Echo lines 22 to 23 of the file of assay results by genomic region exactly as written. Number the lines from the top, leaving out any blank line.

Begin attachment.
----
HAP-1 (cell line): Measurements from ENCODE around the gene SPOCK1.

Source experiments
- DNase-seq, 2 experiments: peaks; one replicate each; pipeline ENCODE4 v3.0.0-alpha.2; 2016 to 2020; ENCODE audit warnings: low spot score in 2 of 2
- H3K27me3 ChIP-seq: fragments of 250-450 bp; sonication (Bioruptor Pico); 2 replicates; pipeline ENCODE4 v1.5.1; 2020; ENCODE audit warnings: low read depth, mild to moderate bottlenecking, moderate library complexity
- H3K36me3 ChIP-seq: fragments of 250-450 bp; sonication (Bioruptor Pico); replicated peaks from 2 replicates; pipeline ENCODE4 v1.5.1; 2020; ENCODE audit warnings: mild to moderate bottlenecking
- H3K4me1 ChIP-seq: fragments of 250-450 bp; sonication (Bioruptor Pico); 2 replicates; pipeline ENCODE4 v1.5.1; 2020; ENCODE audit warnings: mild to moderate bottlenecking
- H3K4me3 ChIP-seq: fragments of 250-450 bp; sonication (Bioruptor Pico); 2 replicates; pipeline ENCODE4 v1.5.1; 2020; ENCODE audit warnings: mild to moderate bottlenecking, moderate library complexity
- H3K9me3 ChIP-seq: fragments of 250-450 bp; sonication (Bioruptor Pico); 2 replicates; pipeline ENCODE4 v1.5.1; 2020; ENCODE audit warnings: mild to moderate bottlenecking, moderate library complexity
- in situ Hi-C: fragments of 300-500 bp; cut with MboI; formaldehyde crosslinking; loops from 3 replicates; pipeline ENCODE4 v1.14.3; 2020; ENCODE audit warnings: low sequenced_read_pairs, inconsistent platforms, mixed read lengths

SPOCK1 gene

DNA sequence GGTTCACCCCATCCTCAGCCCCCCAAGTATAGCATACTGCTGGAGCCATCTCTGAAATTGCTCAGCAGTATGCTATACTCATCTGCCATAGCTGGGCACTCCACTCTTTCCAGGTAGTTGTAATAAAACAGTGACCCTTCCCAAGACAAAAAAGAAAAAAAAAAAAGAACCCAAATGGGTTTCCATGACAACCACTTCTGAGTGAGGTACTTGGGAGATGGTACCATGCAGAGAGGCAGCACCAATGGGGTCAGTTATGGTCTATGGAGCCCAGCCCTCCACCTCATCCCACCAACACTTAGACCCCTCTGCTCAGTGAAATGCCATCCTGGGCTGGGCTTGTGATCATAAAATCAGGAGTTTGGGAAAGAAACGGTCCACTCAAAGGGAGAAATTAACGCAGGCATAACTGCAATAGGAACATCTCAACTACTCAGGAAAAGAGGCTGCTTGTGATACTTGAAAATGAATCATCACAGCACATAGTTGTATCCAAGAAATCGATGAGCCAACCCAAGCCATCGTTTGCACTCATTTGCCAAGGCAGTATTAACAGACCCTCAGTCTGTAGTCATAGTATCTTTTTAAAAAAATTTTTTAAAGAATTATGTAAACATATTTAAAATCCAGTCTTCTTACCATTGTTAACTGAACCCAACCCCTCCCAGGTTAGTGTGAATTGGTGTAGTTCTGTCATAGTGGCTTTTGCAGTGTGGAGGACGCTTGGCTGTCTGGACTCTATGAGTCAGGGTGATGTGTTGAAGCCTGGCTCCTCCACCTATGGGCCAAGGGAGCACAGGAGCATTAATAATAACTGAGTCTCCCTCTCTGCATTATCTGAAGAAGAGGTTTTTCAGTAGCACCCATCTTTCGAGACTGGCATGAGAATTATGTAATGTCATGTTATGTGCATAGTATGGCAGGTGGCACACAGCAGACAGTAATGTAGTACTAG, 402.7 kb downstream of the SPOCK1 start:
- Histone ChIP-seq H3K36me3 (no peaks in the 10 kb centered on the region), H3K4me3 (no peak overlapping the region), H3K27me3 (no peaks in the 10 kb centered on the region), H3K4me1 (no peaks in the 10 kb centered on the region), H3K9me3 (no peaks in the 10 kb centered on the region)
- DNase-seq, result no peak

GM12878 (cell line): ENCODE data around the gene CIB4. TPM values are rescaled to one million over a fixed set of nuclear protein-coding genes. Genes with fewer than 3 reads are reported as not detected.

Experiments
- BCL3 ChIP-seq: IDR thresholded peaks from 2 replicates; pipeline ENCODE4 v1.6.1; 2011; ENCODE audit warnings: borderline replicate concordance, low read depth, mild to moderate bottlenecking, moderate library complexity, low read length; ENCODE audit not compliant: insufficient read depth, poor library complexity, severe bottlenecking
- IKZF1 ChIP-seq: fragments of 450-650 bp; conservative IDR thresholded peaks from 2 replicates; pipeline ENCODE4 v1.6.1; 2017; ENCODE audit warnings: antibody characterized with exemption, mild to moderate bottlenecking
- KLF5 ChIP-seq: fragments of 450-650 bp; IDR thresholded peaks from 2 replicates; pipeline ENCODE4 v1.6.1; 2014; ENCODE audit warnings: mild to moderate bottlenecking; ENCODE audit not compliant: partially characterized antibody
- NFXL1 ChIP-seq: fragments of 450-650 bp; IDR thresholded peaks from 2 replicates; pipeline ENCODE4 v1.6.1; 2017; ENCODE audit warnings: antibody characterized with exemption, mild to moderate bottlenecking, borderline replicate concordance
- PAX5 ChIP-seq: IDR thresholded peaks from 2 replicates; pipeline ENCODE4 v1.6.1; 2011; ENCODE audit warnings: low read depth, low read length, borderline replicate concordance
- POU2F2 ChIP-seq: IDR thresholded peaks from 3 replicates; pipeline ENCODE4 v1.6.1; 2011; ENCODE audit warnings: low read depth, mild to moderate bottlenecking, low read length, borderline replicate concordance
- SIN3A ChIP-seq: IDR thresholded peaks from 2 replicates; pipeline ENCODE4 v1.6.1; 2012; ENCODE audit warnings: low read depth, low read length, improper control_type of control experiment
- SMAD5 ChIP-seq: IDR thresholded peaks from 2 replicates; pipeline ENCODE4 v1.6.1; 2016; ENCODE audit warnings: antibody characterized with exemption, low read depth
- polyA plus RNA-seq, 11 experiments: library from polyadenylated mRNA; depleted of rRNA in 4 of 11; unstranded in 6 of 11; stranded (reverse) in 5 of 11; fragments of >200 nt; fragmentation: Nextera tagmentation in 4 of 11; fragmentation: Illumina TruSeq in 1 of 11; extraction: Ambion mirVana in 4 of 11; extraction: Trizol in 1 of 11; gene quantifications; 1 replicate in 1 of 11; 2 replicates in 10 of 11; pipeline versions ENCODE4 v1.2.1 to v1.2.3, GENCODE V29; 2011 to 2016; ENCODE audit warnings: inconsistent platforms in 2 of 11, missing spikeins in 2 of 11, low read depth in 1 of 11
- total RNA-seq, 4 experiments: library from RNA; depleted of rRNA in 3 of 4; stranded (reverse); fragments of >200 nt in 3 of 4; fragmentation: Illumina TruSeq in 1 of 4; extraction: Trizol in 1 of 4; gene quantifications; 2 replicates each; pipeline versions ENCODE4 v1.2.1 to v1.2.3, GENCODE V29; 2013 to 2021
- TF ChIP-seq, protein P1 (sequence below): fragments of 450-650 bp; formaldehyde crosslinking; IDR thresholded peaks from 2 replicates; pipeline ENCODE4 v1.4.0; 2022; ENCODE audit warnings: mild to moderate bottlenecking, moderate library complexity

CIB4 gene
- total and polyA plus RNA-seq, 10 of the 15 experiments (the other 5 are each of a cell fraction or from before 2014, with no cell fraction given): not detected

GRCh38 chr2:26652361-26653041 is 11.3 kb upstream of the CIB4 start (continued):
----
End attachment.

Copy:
- SIN3A ChIP-seq: IDR thresholded peaks from 2 replicates; pipeline ENCODE4 v1.6.1; 2012; ENCODE audit warnings: low read depth, low read length, improper control_type of control experiment
- SMAD5 ChIP-seq: IDR thresholded peaks from 2 replicates; pipeline ENCODE4 v1.6.1; 2016; ENCODE audit warnings: antibody characterized with exemption, low read depth